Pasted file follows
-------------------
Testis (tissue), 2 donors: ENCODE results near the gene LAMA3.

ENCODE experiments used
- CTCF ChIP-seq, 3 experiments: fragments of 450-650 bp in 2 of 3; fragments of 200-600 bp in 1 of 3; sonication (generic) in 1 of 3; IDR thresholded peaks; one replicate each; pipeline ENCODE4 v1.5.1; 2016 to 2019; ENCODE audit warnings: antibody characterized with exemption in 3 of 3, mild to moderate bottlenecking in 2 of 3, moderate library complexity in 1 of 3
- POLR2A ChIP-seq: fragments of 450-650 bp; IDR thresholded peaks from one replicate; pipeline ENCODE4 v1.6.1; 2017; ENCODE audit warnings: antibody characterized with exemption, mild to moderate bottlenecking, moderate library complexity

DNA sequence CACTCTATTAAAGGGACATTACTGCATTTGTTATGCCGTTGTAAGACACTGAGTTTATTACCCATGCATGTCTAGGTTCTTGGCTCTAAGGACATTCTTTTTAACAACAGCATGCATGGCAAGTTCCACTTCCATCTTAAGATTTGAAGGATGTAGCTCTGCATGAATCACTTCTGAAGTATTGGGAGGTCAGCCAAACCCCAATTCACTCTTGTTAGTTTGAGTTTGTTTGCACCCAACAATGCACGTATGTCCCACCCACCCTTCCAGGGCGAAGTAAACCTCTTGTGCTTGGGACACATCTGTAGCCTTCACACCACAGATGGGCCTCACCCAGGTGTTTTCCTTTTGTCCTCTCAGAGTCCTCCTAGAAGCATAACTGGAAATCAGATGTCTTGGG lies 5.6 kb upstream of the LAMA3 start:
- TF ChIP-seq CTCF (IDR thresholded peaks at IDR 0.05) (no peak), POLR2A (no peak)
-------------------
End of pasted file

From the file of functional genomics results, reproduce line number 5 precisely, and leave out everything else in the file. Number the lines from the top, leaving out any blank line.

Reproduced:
DNA sequence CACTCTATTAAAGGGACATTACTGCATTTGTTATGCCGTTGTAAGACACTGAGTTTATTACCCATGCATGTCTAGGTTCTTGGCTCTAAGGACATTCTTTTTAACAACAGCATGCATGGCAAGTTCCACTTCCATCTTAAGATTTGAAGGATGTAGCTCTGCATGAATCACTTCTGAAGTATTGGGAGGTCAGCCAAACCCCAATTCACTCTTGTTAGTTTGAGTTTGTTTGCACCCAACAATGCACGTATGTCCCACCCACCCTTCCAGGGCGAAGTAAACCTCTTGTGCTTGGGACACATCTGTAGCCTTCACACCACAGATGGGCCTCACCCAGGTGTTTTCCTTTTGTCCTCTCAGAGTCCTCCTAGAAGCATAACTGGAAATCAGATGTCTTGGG lies 5.6 kb upstream of the LAMA3 start: